Have you ever heard about Marseille? You definitely did or at least watched the movie Taxi.
Marseille is a French city with a very bad reputation, that actually is on its way to change especially since it was nominated “Capital of Culture 2013”. Marseille attracts more and more tourists and I was really surprised how beautiful is the city and how many things you can do, see, eat, discover and admire there. I had no expectations and did not plan anything in advance as I was visiting a friend of mine who is so-called local and knows the best spots.
So, Marseille, j’arrive….
The first day we did a Marseille Free Walking Tour and were embarked on a panoramic walk around the main attractions of Marseille. The first stop was Marseille History Museum (Musée d’Histoire de Marseille). Entering the building from the city centre, you can see “Jardin des vestiges”, an open-air pre-entrance conserving archaeological remains of classical ramparts, port buildings, even a necropolis. We continued our walk and arrived at Le Panier – Bohemian Bourgeois (BoBo) neighbourhood of Marseille. Very bohemian, very bourgeois, very Mediterranean, very colourful and eclectic. The perfect spot to feel the local atmosphere, architecture and cultural traits. There are many little traditional shops where you can buy soap, petanque accessories or other traditional delights and souvenirs. One tour is not enough to taste Le Panier, so if you have more time, I would recommend to come back and enjoy the Marseille little colourful streets.
Next, we visited the Cathedral of la Major (Cathédrale Sainte-Marie-Majeure de Marseille or Cathédrale de la Major) one of the main symbols of the city and a French national monument. The building is imposing and very very beautiful and is a part of a smaller and older cathedral which remains can be seen alongside the new part. The “New Major”, was built in Byzantine-Roman style typical for Marseille and should not be confused with the basilica of Notre-Dame de la Garde, watching Marseille from above the hill.
Step by step we were approaching the Old Port and stopped over the Fort Saint-Jean and MuCEM. MuCEM or Museum of European and Mediterranean Civilisations (Musée des Civilisations de l’Europe et de la Méditerranée) houses collections of European and Mediterranean civilisations. The building is situated at the entrance to the harbour, next to the Fort Saint-Jean. The two of them are connected by a high footbridge, 130 m (430 ft) long.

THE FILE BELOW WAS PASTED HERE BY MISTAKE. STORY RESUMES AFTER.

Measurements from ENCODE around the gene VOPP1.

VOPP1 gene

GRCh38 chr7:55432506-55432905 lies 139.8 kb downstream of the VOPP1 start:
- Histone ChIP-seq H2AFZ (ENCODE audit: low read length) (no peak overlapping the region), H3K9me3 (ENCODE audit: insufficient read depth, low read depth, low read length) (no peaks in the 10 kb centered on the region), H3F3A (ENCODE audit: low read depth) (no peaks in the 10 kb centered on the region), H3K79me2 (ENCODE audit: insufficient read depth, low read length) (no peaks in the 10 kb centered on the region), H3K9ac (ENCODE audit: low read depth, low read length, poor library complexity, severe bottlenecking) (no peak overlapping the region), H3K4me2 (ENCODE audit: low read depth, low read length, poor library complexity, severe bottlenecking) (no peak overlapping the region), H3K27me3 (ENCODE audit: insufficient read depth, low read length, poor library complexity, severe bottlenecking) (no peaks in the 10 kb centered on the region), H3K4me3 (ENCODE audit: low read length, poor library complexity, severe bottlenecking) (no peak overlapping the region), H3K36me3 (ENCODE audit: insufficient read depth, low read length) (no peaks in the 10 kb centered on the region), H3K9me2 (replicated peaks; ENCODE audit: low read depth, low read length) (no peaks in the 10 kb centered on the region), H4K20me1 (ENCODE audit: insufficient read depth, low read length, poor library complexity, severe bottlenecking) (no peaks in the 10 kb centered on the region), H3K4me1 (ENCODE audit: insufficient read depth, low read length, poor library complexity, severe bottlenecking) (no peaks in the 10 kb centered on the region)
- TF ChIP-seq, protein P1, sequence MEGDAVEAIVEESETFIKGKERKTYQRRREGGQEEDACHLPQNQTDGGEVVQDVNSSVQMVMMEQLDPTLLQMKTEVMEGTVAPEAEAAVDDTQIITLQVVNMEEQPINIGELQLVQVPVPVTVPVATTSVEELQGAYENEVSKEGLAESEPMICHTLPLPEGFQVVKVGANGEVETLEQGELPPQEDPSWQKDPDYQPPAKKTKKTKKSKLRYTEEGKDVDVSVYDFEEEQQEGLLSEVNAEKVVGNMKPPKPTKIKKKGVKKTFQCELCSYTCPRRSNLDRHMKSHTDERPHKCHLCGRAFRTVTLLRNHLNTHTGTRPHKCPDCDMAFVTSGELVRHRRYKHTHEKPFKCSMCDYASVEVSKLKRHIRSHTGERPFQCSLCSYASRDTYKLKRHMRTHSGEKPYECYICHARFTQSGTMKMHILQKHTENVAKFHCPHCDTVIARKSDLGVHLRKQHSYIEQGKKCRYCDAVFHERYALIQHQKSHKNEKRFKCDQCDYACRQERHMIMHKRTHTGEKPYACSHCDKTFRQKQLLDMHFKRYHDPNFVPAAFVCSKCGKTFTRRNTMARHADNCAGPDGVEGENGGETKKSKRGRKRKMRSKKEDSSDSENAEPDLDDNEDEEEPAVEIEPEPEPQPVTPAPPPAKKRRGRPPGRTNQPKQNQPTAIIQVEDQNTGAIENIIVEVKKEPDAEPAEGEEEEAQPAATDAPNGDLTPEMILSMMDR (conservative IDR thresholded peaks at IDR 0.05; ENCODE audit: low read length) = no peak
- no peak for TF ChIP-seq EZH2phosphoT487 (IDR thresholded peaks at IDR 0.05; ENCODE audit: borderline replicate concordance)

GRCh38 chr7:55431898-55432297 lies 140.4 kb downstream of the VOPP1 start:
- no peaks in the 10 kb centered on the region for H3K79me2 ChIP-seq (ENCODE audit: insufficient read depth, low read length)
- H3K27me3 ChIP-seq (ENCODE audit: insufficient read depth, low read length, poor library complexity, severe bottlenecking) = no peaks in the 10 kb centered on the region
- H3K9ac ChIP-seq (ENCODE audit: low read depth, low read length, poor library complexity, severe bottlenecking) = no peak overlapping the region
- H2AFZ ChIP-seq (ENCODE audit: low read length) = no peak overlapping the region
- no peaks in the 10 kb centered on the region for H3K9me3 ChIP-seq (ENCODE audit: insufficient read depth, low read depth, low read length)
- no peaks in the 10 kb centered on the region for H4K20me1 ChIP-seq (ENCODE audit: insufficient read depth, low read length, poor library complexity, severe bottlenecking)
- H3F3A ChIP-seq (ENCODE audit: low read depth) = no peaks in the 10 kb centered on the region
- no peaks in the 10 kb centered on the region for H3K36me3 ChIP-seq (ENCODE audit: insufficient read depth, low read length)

In the early afternoon, we came back to the Vieux Port (Old Port) and headed to If Castle to discover all the mystery around Alexandre Dumas’ novel The Count of Monte Cristo. The Château d’If is a fortress (later a prison) located on the island of If, the smallest island in the Frioul archipelago. It became famous for being the place in which the action of Alexandre Dumas’ adventure novel The Count of Monte Crist takes place. The castle and the island itself are small and you can easily do it in one hour or in one hour and a half.
The evening was quite unusual as went to an International Fanfare Competition. That was once in a lifetime show. Fish smell, funny costumes, dancing and music, it was all about having fun the French way.
The second day, we visited Calanque de Sugiton. The natural park is just breathtaking. We were walking, climbing, enjoying the great view and swam in the crystal water. There is no real beach there, just stones and water. Pure natural delight!
The last day, we pay our respect to the most famous attraction in the city – the basilica of Notre-Dame de la Garde. It’s situated on a hill so the way to the basilica can be quite hard to climb. You can take a bus, or the little funny touristic train and do the way back by walk. The basilica itself is gorgeous. The panoramic view allows to see the entire city from above and to realize how big it is actually.
Oh, I was writing about Marseille but did not mention anything about neither the food nor the typical souvenirs from Marseille. Here are the best places to be:1. You should absolutely have a French breakfast at Noailles: old fashion typical French cafe. The coffee is mind-blowing, the croissants as well and you can buy typical regional sweets from there as Calissons. 2. Soaps: La Savonnerie Marseillaise here you’ll find real 72% olive oil soap. The shop offers perfumed soaps, but go for the smelly natural Savon de Marseille. 3. The oldest Hardware store (Quincaillerie) in France is actually based in Marseille. If you wonder what to buy as a present, just check-it-out Maison Empereur.
I am sure you already put Marseille on your bucket travel list and are checking the flights! Share your Marseillaise experience with me! Because happiness is better when it’s shared!
Thanks for reading!